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Int’l seminar talks Mekong Delta’s tourism vision

An international seminar discussing the vision of the modern and sustainable Mekong Delta’s tourism adaptive to climate change took place in Can Tho city on April 20.

Speaking at the event, Vice Chairman of the municipal People’s Committee Le Van Tam said the Mekong Delta is not only a granary but also one of the seven major tourism regions of the country.

The number of tourists to the region rose 18.7 percent to 34 million last year, bringing total revenue of over 17 trillion VND (748.9 million USD), up 26.5 percent annually.

Associate Prof. Nguyen Khac Cuong, from the Government Office, said the government has issued a number of documents directing the sustainable development of the Mekong Delta adaptive to climate change, adding that it is the first time the State, consultant units and banks have worked together in the effort.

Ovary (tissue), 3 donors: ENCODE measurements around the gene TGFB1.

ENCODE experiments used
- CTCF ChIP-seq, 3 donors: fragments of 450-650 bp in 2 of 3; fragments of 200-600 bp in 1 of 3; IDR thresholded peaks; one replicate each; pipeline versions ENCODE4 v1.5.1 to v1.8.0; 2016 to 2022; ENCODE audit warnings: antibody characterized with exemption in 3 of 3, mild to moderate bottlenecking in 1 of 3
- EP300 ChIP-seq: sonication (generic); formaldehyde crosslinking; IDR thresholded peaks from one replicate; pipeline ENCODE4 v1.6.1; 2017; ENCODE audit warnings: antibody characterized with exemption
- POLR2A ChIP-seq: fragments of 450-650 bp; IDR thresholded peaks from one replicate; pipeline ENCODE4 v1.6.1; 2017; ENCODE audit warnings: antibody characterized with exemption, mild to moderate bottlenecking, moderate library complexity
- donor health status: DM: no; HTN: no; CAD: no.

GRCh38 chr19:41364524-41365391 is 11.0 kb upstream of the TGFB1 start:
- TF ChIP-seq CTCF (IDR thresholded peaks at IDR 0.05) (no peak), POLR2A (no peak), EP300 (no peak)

Nguyen Huu Thien, an independent ecological expert, suggested incorporating tourism into socio-economic development plans of localities, with attention given to regional connectivity, tourism development in combination with clean agricultural production, among others.

Christopher Malone, Managing Director of the Boston Consulting Group, presented three strategic initiatives, including resorts on rivers, Mekong Delta safari, and ecological-agriculture discovery, and talked ways to increase the number of tourists and their expenses in the region.

He emphasised the need to issue a framework for environmental sustainability, citing the Philippine government’s decision to shut down Boracay island within six months due to pollution and worsening water quality as an example.

Experts introduced successful models in the world such as canal tourism in the Netherlands, the US’s Mississippi river tourism system, Nile river in Egypt and floating market in Thailand.

They called on parties concerned to launch flights to Can Tho international airport, and accelerate the construction of the remaining sections of Ho Chi Minh City – Can Tho highway.

The region needs to develop an integrated lodging system and special tourism products to affirm its stature in the world’s tourism map, they said.